am502094a_si_001.pdf (454.9 kB)

Enhanced In Vivo Antitumor Efficacy of Doxorubicin Encapsulated within Laponite Nanodisks

Download (454.9 kB)
journal contribution
posted on 13.08.2014, 00:00 by Kai Li, Shige Wang, Shihui Wen, Yueqin Tang, Jipeng Li, Xiangyang Shi, Qinghua Zhao
Development of various nanoscale drug carriers for enhanced antitumor therapy still remains a great challenge. In this study, laponite (LAP) nanodisks encapsulated with anticancer drug doxorubicin (DOX) at an exceptionally high loading efficiency (98.3 ± 0.77%) were used for tumor therapy applications. The long-term in vivo antitumor efficacy and toxicology of the prepared LAP/DOX complexes were analyzed using a tumor-bearing mouse model. Long-term tumor appearance, normalized tumor volume, CD31 staining, and hematoxylin and eosin (H&E)-stained tumor sections were used to evaluate the tumor therapy efficacy, while long-term animal body weight changes and H&E-stained tissue sections of different major organs were used to evaluate the toxicology of LAP/DOX complexes. Finally, the in vivo biodistribution of magnesium ions and DOX in different organs was analyzed. We showed that under the same DOX concentration, LAP/DOX complexes displayed enhanced tumor inhibition efficacy and afforded the treated mice with dramatically prolonged survival time. In vivo biodistribution data revealed that the reticuloendothelial systems (especially liver) had significantly higher magnesium uptake than other major organs, and the LAP carrier was able to be cleared out of the body at 45 days post treatment. Furthermore, LAP/DOX afforded a higher DOX uptake in the tumor region than free DOX, presumably due to the known enhanced permeability and retention effect. The developed LAP-based drug delivery system with an exceptionally high DOX payload, enhanced in vivo antitumor efficacy, and low systemic toxicity may be used as a promising platform for enhanced tumor therapy.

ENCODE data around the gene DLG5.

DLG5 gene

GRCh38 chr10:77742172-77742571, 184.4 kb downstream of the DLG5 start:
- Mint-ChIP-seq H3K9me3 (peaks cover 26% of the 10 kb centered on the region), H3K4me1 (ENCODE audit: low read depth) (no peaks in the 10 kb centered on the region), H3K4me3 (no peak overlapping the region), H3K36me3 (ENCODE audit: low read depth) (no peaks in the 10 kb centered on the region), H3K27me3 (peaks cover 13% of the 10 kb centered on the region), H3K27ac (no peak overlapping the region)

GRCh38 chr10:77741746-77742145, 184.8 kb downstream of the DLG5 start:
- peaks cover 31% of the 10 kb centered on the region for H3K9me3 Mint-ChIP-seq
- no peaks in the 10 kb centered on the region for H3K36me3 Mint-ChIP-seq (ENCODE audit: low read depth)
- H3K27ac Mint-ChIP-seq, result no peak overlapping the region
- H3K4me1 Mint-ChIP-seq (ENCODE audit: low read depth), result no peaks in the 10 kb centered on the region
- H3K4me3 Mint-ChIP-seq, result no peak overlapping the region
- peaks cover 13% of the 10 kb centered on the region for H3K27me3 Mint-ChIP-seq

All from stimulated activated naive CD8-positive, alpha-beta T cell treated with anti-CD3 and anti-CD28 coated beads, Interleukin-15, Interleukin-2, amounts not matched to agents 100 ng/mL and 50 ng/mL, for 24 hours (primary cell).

History

Exports